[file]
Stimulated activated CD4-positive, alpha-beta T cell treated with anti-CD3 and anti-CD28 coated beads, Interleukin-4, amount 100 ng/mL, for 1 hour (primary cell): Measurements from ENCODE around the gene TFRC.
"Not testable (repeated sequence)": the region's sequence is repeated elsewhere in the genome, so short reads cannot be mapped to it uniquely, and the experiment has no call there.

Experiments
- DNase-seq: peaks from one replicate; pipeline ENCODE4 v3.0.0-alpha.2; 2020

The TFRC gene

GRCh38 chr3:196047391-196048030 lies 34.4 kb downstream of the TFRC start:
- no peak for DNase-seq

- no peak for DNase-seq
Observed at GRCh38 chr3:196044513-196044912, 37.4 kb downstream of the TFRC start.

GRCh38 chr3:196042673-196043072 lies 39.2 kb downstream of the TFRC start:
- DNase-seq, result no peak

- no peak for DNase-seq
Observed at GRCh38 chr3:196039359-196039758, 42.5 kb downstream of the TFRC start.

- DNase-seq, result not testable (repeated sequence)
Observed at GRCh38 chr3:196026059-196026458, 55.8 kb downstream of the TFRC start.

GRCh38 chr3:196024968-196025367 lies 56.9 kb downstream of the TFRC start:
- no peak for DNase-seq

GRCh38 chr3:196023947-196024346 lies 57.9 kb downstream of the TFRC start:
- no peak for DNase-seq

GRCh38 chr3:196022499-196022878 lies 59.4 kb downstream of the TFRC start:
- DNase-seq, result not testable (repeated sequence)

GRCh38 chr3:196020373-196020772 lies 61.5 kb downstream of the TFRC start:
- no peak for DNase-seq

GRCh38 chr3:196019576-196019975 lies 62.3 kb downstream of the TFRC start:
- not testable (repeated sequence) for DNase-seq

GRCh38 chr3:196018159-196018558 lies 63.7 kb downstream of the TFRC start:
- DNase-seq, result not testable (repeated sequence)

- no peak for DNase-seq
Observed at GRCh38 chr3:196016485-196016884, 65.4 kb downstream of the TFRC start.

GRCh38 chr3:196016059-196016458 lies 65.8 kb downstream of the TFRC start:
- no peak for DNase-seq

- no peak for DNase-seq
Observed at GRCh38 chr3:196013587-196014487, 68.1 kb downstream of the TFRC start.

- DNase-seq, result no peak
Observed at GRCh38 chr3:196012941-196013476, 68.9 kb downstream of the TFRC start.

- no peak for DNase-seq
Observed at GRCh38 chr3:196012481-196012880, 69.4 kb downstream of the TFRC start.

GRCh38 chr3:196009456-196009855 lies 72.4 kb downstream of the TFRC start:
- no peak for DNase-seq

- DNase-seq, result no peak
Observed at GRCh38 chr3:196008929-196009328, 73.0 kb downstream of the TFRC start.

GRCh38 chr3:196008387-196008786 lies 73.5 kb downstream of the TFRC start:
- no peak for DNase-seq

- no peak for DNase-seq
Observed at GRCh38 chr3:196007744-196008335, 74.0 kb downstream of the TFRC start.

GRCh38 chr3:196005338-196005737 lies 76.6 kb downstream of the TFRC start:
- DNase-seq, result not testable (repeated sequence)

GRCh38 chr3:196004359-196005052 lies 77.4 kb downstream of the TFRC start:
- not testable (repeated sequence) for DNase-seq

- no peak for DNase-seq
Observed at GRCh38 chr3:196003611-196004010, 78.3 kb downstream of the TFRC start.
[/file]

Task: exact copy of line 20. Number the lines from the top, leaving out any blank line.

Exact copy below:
GRCh38 chr3:196022499-196022878 lies 59.4 kb downstream of the TFRC start: